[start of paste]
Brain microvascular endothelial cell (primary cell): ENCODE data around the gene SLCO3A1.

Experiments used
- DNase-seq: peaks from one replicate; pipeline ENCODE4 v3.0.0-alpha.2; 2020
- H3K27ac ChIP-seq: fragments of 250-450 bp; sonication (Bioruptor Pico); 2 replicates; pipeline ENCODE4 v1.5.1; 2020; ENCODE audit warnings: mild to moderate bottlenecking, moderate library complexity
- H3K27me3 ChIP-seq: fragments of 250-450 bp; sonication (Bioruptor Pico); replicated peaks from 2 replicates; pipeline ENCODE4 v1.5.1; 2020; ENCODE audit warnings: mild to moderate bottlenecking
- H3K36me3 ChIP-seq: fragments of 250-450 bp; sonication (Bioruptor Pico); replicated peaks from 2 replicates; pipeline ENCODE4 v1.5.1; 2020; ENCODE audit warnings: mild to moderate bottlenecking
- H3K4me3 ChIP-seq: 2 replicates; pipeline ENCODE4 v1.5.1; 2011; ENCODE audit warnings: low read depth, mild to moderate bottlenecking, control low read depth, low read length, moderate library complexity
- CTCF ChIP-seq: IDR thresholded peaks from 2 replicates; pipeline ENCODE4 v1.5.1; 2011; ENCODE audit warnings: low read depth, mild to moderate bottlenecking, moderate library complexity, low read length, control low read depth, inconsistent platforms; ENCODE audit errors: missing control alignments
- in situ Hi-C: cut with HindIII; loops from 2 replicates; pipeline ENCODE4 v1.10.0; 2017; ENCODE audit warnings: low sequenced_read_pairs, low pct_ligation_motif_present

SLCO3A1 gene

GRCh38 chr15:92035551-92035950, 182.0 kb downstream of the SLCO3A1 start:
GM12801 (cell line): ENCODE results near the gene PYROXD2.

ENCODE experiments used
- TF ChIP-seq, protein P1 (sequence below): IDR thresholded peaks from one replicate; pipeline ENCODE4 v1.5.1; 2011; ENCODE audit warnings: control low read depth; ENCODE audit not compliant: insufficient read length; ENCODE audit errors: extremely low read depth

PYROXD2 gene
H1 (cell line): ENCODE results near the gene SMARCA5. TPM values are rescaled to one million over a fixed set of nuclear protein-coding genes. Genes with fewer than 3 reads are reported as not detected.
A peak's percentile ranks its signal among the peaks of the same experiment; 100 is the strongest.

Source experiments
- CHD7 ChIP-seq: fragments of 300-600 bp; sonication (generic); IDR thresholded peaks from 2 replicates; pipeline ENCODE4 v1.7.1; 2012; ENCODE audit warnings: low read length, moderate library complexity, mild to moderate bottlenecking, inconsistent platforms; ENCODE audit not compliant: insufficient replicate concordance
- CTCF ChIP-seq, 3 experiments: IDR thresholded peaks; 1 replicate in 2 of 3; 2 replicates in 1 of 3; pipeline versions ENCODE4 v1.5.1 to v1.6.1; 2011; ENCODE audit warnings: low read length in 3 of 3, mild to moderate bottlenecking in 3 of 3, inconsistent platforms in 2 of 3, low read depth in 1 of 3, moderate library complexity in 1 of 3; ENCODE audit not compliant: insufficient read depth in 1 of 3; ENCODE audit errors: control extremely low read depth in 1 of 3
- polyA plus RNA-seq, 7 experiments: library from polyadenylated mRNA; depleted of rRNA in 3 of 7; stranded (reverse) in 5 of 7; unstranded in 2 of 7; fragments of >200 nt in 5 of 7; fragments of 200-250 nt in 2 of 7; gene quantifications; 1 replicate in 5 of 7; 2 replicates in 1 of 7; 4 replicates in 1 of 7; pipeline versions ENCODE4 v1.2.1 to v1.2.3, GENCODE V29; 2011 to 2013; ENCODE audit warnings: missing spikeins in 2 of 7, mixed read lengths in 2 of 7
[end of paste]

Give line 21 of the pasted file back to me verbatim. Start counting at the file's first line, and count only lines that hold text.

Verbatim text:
- polyA plus RNA-seq, 7 experiments: library from polyadenylated mRNA; depleted of rRNA in 3 of 7; stranded (reverse) in 5 of 7; unstranded in 2 of 7; fragments of >200 nt in 5 of 7; fragments of 200-250 nt in 2 of 7; gene quantifications; 1 replicate in 5 of 7; 2 replicates in 1 of 7; 4 replicates in 1 of 7; pipeline versions ENCODE4 v1.2.1 to v1.2.3, GENCODE V29; 2011 to 2013; ENCODE audit warnings: missing spikeins in 2 of 7, mixed read lengths in 2 of 7